The Patient Protection and Affordable Care Act (PPACA) established a national, voluntary insurance program for purchasing community living services and supports known as the Community Living Assistance Services and Supports program (CLASS Act). The program came with a provision; a built-in requirement that the program be "actuarially sound" according to "techniques and methodologies...generally accepted within the actuarial profession" as certified by the Medicare Chief Actuary. CLASS was a key contributor to the passage of PPACA because it allowed proponents to claim the bill reduced the deficit by $70 billion - counting CLASS program enrollees' premiums as "revenue." (The program was set to start collecting premiums for eight years of the ten year budget window (at the time, 2010-2019), but not pay any benefits until 2017.)
As many expected, it was not possible for the actuarially sound requirement to be met. On October 14, 2011, Secretary of Health and Human Services Kathleen Sebelius reported to Congress that this problem could not be overcome, and “despite our best analytical efforts, I do not see a viable path forward for CLASS implementation at this time.” HHS recommended to suspend implementation of CLASS Act. See the full report here. (http://aspe.hhs.gov/daltcp/reports/2011/class/CLASSmemo.shtml)
Doctor Patient Medical Association supports the Obama Administration's decision to not implement CLASS. In addition, we support full repeal of CLASS to ensure that future administrations do not attempt to reinstate the program and provide a permanent fix. Unless the CLASS Act is repealed, the temporary protection of this suspension is to the whim of the Secretary of HHS. It is necessary to eliminate the underlying statutory provisions authorizing the program.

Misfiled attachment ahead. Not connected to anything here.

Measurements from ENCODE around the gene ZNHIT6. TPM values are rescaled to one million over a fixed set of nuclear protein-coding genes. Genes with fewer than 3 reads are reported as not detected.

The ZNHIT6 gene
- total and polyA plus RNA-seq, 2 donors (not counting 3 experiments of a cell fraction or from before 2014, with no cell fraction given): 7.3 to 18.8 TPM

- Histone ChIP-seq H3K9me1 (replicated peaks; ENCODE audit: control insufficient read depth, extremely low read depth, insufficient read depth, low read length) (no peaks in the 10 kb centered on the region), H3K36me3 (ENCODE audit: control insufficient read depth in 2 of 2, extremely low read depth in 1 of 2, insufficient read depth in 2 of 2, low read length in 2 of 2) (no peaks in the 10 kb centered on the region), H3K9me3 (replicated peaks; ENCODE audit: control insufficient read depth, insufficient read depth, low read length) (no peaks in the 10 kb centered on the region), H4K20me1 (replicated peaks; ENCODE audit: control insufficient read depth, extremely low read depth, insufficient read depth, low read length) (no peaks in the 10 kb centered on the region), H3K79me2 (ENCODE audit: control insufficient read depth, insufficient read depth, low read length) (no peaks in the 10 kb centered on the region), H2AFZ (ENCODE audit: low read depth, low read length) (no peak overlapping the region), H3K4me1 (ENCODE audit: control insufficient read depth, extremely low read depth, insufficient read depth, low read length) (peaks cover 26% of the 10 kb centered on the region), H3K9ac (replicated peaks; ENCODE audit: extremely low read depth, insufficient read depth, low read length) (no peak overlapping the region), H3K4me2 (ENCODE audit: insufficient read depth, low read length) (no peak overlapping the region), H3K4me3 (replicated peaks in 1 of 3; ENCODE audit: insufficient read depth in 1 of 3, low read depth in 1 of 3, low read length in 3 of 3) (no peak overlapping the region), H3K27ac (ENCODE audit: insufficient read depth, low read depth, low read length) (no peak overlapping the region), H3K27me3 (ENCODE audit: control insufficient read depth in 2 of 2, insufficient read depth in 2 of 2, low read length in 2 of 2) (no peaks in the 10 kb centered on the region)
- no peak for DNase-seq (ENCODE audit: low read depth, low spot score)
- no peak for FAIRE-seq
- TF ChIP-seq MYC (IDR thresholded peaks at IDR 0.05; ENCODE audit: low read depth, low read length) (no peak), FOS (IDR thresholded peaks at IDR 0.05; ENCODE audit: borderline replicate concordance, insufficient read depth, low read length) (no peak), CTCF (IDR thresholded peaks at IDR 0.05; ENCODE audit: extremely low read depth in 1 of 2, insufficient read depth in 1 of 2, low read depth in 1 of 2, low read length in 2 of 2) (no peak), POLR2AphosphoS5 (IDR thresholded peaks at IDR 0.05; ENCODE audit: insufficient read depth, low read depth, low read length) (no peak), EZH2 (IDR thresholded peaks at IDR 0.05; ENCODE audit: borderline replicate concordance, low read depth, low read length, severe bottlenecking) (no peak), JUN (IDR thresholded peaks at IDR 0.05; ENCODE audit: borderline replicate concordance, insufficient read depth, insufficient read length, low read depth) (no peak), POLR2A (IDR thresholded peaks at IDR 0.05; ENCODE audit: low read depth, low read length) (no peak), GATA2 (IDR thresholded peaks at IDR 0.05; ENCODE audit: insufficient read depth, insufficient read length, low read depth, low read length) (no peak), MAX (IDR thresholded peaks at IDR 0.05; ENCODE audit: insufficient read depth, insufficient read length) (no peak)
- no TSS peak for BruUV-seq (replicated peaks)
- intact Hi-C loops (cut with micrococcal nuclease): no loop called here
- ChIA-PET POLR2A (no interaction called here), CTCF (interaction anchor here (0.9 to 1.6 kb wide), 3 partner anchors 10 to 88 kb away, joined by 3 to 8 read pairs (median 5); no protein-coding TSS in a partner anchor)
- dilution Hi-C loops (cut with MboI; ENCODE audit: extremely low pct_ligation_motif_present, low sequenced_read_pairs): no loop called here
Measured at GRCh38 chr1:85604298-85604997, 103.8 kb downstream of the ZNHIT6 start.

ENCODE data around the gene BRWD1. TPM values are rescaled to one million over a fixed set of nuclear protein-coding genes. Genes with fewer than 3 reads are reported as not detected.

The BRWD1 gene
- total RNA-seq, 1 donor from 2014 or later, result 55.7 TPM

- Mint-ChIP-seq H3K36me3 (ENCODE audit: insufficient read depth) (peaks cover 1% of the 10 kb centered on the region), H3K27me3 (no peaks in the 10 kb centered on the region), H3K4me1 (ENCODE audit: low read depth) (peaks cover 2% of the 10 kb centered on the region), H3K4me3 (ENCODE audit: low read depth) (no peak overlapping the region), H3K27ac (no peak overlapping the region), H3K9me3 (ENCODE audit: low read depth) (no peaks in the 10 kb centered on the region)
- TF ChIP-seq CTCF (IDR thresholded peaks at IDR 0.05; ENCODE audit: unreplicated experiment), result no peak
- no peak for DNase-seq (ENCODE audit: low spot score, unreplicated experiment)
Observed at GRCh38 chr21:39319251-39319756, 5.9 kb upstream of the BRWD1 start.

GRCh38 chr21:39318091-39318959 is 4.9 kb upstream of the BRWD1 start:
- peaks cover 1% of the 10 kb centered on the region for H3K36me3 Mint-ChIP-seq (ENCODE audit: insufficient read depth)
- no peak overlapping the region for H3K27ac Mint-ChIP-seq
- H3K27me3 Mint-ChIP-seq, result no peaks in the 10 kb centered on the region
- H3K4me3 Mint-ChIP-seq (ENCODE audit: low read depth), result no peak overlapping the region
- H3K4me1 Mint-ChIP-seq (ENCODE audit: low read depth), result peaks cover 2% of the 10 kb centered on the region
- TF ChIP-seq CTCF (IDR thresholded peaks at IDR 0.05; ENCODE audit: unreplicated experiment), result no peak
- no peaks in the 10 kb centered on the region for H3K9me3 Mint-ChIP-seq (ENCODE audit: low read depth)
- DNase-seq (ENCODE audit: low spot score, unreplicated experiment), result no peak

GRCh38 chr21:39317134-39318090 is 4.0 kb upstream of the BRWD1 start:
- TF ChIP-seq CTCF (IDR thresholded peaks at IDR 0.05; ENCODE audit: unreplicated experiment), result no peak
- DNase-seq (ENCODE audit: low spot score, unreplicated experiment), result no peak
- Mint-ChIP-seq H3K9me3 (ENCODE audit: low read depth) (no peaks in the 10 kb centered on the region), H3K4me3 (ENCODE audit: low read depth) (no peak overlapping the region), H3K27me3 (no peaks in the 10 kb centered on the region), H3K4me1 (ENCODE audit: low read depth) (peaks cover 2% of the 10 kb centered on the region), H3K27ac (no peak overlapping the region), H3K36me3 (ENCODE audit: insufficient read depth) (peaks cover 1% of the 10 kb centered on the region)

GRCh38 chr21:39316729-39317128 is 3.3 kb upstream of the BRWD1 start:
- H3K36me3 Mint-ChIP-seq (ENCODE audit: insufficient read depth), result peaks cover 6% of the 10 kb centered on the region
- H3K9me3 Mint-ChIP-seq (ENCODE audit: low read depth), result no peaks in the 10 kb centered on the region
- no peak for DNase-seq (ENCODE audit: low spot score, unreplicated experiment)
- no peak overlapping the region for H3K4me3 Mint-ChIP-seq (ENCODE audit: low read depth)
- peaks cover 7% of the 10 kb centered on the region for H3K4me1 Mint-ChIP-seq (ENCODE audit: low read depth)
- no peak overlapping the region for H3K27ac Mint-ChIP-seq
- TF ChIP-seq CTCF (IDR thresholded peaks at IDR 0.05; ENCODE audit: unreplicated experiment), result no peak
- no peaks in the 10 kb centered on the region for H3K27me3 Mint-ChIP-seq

H.R. 1173, the “Fiscal Responsibility and Retirement Security Act of 2011,”authored by Charles Boustany, Jr., MD., passed the House on February 1, 2012 by the House voted 267–159. Senate, S. 720, the “Repeal the CLASS Entitlement Act” authored by Senator John Thune.
- CLASS Act was a “bait and switch” accounting trick designed to mislead the public and Members of Congress as to the real costs of the PPACA in order to mask over $70 billion in PPACA's total cost over its first decade - fully half of the claimed deficit savings by PPACA proponents.
- Senate Budget Committee Chairman Kent Conrad (D–ND) called CLASS “a Ponzi scheme of the first order, the kind of thing that Bernie Madoff would have been proud of.”
- Congress should be making it easier for disabled Americans to save for future needs, expand access to affordable private long-term care coverage and better educate Americans about the need for retirement planning, rather than creating another unsustainable government run programs.
DETAILS OF CLASS
- CLASS Act is not insurance, but attempts in many ways to act in the manner of insurance. Although it is not an entitlement, it would create an expectation of continuity.
- There is no contract, so there is no guarantee of future benefits, nor is there any of a long list of consumer protections that private long?term care insurance carriers must provide under state and federal regulation.
- There is no medical underwriting – that is, premiums would not depend on an enrollees’ health status. It turns out that when anyone can enroll in an "insurance” program, and everyone has to be charged the same rates regardless of their risk of filing a claim, those who are most likely to need to coverage are also those most likely to enroll.
- CLASS has four protected classes of people. Low?income individuals and students pay just $5 per month while everyone else must make this up in their premium contribution. A significant part of the cost for unhealthy people is transferred to healthy people.
- Everyone who is over age 65 and has been in the program at least 20 years is protected from premium - providing an unfair transfer of liability.
WHAT ARE ALTERNATIVES?
- The private sector has the means to provide substantial, excellent long?term care coverage to a large sector of the population, if the public is interested in such insurance.
- Instead of CLASS, assistance from Congress can come in the form of allowing long?term care insurance to be offered through a Section 125 cafeteria plan. Providing more legitimate options without risking unknown future liabilities that taxpayers will ultimately be called to fund.